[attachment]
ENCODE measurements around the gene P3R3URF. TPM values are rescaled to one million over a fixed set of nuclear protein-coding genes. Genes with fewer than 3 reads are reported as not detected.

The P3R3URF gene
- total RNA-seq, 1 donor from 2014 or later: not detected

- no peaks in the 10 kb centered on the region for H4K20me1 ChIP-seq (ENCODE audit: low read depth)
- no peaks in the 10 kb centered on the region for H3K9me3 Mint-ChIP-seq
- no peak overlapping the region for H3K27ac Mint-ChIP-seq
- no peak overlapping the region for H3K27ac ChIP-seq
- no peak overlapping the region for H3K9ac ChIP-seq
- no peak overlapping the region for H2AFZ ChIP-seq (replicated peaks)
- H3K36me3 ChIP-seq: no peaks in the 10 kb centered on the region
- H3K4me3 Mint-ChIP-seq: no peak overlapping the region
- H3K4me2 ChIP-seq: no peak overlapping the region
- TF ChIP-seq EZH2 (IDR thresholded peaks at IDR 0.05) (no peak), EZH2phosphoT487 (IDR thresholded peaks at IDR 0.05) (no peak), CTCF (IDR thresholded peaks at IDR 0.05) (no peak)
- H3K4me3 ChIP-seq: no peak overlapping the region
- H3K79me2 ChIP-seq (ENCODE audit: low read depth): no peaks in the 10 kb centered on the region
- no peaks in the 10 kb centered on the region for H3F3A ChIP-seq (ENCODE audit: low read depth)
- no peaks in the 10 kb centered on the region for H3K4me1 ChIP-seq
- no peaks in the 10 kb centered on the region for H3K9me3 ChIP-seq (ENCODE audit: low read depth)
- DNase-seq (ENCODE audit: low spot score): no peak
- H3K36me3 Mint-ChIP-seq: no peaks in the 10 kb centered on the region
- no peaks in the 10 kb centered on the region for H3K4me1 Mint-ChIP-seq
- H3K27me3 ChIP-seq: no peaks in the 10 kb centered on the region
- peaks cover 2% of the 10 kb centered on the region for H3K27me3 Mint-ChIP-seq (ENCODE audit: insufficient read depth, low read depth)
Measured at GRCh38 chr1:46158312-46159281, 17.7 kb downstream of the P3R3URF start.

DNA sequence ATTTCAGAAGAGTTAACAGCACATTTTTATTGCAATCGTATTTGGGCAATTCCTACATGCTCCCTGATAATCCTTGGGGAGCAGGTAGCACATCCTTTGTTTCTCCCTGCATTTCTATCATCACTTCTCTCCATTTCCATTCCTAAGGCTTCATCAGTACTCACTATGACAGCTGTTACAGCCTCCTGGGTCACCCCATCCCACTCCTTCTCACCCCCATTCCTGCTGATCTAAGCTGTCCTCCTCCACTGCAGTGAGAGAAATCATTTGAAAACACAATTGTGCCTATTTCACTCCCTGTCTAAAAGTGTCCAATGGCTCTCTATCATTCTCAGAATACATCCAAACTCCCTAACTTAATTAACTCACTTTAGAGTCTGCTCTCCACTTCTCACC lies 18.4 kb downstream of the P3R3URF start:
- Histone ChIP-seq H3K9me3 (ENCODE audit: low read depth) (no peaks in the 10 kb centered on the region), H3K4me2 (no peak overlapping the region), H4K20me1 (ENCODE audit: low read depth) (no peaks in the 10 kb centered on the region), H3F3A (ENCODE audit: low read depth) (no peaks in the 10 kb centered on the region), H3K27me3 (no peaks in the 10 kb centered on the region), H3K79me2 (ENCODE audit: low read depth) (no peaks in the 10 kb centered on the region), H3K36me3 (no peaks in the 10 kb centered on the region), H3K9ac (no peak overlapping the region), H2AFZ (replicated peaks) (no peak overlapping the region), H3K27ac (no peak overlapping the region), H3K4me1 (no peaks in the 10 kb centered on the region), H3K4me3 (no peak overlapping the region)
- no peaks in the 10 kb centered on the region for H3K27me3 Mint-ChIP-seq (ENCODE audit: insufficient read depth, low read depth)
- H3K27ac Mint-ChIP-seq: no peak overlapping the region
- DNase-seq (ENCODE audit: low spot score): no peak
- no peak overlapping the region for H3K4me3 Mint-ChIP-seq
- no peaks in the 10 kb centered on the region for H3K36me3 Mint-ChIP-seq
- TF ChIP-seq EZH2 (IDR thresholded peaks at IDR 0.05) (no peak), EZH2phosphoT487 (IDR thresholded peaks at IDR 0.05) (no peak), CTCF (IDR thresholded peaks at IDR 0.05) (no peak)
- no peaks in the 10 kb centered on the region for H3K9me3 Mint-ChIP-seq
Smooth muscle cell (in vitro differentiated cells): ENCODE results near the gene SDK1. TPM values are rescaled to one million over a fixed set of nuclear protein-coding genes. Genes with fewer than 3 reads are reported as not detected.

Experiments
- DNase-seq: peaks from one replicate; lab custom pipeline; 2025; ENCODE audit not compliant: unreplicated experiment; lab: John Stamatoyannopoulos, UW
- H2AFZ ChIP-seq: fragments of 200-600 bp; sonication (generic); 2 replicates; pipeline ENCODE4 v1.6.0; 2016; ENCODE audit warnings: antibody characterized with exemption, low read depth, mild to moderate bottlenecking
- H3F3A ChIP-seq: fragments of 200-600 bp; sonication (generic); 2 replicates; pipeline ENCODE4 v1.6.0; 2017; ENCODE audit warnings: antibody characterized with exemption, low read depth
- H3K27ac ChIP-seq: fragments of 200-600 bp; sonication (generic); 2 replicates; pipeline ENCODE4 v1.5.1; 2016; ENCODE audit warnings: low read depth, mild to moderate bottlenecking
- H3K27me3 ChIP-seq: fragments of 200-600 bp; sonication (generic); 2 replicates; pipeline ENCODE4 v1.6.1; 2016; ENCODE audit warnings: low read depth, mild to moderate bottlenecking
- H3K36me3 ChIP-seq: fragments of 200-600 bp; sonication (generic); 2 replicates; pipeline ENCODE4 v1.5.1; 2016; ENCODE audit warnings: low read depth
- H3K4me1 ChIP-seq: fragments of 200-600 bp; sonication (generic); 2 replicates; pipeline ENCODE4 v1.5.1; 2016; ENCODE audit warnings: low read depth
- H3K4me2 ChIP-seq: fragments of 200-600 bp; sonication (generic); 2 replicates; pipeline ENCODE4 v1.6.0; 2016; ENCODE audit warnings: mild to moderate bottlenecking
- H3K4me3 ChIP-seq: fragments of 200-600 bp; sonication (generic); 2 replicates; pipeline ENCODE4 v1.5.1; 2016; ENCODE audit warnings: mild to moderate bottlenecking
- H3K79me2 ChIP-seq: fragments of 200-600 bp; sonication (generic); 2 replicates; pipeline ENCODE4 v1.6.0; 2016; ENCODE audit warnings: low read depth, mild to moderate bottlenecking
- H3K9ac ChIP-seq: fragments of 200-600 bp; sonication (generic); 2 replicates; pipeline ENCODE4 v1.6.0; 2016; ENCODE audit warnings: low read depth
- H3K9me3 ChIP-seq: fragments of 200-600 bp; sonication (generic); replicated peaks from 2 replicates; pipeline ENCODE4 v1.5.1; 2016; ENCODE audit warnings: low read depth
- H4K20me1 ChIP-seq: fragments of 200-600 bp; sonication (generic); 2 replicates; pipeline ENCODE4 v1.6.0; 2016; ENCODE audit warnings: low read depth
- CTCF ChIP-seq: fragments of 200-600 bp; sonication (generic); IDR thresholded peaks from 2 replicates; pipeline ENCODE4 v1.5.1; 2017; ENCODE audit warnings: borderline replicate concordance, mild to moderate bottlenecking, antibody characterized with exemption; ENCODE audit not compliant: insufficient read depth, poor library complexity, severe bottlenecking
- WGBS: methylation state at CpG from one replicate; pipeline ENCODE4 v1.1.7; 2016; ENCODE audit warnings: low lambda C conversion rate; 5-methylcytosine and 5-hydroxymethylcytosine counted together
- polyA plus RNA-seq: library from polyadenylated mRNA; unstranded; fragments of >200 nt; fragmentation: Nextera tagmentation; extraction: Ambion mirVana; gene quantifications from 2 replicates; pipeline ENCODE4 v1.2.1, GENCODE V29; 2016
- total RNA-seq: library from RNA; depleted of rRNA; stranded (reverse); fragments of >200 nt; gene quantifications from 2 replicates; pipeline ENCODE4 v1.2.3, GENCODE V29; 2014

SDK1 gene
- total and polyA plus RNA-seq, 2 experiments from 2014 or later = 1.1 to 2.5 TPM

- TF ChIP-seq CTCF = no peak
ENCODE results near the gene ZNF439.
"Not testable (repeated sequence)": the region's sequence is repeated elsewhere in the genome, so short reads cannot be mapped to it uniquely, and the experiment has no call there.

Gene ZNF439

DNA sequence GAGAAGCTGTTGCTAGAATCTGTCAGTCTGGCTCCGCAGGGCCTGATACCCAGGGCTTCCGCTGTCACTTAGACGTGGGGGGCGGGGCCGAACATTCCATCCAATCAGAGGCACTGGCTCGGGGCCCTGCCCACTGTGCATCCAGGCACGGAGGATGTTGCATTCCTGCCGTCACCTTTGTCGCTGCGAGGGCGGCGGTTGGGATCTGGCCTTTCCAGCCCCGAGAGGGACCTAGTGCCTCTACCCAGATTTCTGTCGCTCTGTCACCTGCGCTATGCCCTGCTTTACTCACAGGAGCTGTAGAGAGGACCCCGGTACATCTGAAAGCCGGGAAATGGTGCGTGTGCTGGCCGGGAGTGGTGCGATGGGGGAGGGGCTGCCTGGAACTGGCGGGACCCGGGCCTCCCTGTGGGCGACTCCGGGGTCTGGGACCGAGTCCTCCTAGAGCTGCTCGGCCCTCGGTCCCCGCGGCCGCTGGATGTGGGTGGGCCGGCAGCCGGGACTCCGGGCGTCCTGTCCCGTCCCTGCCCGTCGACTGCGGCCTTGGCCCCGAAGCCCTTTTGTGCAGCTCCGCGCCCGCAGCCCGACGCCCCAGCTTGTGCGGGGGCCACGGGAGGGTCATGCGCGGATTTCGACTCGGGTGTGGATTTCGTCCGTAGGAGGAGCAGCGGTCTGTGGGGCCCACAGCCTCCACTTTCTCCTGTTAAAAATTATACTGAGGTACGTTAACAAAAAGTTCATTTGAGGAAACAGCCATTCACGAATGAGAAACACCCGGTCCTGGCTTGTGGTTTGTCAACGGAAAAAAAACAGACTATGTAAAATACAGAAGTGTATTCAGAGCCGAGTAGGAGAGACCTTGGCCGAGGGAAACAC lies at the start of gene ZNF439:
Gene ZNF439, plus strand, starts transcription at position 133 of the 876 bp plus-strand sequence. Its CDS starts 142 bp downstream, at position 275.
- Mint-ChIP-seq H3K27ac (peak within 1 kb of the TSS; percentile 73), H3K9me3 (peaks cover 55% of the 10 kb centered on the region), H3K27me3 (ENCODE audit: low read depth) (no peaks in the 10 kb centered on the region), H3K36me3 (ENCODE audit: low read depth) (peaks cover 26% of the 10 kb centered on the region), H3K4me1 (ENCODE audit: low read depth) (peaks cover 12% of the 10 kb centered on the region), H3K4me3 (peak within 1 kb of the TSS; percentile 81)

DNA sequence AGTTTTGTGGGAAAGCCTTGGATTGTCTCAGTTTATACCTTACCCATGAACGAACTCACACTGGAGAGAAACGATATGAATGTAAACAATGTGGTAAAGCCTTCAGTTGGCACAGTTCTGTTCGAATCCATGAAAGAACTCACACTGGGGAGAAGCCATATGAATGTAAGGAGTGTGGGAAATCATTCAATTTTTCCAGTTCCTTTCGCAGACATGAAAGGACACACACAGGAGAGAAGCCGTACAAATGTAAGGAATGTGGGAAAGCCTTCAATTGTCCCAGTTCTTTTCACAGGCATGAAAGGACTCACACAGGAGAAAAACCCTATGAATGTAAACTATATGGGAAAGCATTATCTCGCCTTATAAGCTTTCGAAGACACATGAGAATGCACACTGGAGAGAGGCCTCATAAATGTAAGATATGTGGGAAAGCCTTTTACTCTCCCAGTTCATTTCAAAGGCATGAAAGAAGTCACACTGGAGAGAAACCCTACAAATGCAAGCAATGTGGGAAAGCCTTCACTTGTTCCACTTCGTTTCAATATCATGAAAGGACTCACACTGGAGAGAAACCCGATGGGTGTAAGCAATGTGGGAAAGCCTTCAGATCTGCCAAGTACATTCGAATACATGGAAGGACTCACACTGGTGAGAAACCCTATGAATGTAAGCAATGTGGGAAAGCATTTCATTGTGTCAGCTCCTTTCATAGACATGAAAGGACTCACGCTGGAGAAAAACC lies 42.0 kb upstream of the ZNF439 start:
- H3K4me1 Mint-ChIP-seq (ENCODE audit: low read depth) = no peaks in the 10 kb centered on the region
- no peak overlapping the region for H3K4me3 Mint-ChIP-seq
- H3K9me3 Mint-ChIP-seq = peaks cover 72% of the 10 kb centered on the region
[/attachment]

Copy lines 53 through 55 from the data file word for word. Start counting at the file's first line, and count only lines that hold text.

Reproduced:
SDK1 gene
- total and polyA plus RNA-seq, 2 experiments from 2014 or later = 1.1 to 2.5 TPM

- TF ChIP-seq CTCF = no peak